RSMR: What role do small caps play following Brexit?


Smaller company funds are a useful option for larger UK portfolios offering diversity away from the main index constituents. Some of the strongest long term returns can be sourced from this area of the market but it brings with it higher levels of volatility.

This is not an area of the market we regard as core to a UK portfolio but it can be useful as an additional source of alpha. UK smaller companies funds are defined by the Investment Association as funds which invest at least 80 per cent of their assets into the bottom 10 per cent of companies by market cap.

Many small companies now have significant international sales and so the sector is no longer just a play on the UK economy, the wider universe allows good stock pickers ample scope to find both good performing sectors and companies. In addition many of the UK smaller companies have less gearing than their mid and large cap counterparts and therefore are more able to self-finance growth.

The last eighteen months (pre EU referendum) had been very supportive of mid and smaller cap holdings with such stocks posting stronger returns than FTSE 100 stocks. This however was reversed following the EU referendum as investors moved from mid and small cap stocks to safer large and mega cap stocks, although this move was relatively short lived.

Many investors felt that the more domestic bias of smaller-cap stocks would weaken their ability to improve earnings in a UK outside of the EU. In reality smaller-cap stocks proved to be slightly more resilient than mid-cap holdings in the sell-off, being less liquid than the larger FTSE 250 stocks, which were the first to be sold.

The recovery has still left smaller cap stocks at lower values than the larger more globally focused companies who have been more insulated from the fall in sterling, which has not recovered in the same way as stock markets have. The fall in the value of sterling could have both positive and negative connotations for the UK economy.

The positive is of course that UK goods become more competitive which is good for exports, however, imports become more expensive which is negative for our current account balance and in the short term could have the effect of increasing inflation above target. Since the vote however the central bank has worked hard to underpin the economy and the stock market has stabilised for the time being, which has been positive for most areas of the market but in particular the defensive less cyclical areas.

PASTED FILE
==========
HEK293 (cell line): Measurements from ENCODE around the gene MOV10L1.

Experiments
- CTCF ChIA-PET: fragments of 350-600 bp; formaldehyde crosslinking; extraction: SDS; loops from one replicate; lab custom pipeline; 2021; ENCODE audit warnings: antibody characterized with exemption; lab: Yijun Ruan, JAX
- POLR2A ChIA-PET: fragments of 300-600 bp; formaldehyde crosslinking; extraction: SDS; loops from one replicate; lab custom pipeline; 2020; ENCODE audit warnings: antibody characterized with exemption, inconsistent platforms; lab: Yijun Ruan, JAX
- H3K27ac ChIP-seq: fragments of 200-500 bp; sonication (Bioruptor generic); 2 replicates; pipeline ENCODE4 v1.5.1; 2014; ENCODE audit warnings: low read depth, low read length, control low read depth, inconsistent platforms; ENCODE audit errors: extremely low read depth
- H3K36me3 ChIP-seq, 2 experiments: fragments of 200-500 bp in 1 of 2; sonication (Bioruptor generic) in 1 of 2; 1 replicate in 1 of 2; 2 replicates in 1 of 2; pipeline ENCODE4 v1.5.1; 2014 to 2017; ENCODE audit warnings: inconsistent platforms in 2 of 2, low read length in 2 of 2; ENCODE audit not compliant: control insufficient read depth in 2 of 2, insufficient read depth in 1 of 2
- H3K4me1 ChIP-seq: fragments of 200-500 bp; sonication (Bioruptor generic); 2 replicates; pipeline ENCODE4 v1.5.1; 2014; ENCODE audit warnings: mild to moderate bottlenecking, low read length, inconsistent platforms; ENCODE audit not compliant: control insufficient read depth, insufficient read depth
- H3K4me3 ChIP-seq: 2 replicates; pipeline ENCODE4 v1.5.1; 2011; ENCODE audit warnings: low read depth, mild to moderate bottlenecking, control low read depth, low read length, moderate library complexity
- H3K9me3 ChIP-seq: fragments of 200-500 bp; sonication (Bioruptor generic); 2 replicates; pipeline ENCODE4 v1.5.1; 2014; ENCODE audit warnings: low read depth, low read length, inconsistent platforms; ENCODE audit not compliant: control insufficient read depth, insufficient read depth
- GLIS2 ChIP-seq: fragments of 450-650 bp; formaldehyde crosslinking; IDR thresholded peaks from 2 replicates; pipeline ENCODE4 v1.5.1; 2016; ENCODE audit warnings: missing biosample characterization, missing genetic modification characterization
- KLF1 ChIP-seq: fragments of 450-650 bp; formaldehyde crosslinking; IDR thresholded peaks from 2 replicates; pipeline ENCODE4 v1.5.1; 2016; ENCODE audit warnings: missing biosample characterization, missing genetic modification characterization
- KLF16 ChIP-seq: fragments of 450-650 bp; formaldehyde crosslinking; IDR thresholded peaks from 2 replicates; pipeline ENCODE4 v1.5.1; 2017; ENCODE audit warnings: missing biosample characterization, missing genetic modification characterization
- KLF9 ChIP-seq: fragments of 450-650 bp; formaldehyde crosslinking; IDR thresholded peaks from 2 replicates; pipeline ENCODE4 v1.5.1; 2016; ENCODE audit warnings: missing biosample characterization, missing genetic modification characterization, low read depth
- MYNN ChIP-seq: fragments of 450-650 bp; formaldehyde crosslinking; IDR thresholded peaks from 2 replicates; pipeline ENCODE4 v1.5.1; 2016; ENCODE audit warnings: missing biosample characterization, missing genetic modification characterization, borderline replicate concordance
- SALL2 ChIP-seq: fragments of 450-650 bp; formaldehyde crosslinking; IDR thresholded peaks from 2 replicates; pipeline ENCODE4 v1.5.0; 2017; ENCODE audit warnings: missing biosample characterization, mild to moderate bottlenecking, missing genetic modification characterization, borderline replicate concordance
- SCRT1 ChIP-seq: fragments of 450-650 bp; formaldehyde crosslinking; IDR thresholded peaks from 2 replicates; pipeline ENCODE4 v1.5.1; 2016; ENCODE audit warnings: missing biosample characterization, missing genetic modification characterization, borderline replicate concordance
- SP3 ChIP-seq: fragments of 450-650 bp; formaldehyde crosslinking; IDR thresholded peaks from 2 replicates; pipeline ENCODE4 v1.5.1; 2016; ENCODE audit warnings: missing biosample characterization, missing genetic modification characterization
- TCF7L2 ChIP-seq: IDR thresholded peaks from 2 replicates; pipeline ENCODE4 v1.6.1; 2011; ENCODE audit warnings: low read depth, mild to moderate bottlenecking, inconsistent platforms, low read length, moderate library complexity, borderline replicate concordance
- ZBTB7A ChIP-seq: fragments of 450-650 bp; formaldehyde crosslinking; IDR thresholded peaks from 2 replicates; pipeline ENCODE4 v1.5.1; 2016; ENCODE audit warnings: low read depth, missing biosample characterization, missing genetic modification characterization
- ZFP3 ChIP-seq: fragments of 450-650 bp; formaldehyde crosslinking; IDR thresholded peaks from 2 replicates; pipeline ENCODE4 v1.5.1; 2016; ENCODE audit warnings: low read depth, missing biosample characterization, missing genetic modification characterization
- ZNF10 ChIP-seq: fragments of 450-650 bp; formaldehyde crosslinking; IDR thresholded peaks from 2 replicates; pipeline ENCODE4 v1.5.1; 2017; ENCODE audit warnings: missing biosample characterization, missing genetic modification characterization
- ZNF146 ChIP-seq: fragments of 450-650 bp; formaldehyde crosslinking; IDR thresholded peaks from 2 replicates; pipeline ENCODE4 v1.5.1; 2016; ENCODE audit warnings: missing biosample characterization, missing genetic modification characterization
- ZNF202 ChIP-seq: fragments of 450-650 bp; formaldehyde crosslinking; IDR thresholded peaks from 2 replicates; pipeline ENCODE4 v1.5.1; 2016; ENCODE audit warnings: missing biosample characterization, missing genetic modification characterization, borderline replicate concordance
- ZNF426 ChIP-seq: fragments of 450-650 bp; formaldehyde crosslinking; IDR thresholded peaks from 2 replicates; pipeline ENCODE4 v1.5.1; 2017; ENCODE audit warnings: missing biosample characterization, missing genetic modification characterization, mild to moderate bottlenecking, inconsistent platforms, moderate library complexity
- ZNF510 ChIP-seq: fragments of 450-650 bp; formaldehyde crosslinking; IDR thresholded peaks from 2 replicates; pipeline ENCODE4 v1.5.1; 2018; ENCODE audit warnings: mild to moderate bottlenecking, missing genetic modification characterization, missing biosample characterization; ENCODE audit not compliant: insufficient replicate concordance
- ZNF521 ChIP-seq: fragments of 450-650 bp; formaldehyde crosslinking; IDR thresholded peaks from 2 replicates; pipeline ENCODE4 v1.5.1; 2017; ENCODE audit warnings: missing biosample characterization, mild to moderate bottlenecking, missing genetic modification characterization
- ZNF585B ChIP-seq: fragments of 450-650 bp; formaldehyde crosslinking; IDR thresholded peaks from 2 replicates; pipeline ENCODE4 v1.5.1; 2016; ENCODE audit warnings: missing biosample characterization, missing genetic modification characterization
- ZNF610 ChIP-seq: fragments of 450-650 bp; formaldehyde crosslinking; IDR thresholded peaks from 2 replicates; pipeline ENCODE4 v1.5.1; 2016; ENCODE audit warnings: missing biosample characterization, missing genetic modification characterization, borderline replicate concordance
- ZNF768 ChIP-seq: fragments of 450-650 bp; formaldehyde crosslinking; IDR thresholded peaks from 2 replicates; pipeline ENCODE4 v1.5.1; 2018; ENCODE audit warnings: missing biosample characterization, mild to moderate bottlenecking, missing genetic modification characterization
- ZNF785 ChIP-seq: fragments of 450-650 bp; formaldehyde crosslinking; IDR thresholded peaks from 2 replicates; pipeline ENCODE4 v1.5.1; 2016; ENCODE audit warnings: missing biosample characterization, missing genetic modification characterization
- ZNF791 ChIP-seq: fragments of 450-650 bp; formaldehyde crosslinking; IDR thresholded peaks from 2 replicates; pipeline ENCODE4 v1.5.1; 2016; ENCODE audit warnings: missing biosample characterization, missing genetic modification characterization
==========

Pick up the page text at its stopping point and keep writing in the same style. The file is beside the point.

The UK economy was, like the rest of the world, looking towards a lower growth environment for the coming 12 months as global growth slowed, but earnings forecasts for UK companies have also reduced and unless this can stabilise or improve, market valuation levels are unlikely to move on to a higher trading range.

This has the same effect on smaller companies as well which tend to be more sensitive to changes in sentiment and economic data in terms of price movement. They will tend to have a higher risk premium attached to them than other areas of the market but if an investor is prepared to look beyond the short term fluctuations then a specific allocation to this area of the market is worth consideration.

The returns from the broader market over the last few months, up until this week, has been surprisingly strong and this has meant that despite the poor start to the year we have seen a recovery of sorts, although this has not been a universal one.

Areas hit hardest include banks and housebuilders and they have not recovered in the way that less cyclically biased stocks have done. More recently the Bank of England has tried to re-stimulate the economy by lowering interest rates and starting a corporate bond buying programme with the intention of building greater confidence for companies who are fundamentally important to the growth of the UK economy, as well as encouraging greater foreign investment.

The near future of the UK will of course be focused on the practicalities of exiting the EU and the trade deals that can be struck. It is therefore difficult to look longer term in such an environment but investors need to do so to avoid snap decisions based on sentiment led market movements.

Ken Rayner is investment director at RSMR.